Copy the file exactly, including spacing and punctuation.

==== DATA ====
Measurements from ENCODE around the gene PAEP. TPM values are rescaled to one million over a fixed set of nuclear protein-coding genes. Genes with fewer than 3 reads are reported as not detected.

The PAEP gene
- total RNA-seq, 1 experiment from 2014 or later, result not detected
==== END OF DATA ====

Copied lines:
Measurements from ENCODE around the gene PAEP. TPM values are rescaled to one million over a fixed set of nuclear protein-coding genes. Genes with fewer than 3 reads are reported as not detected.

The PAEP gene
- total RNA-seq, 1 experiment from 2014 or later, result not detected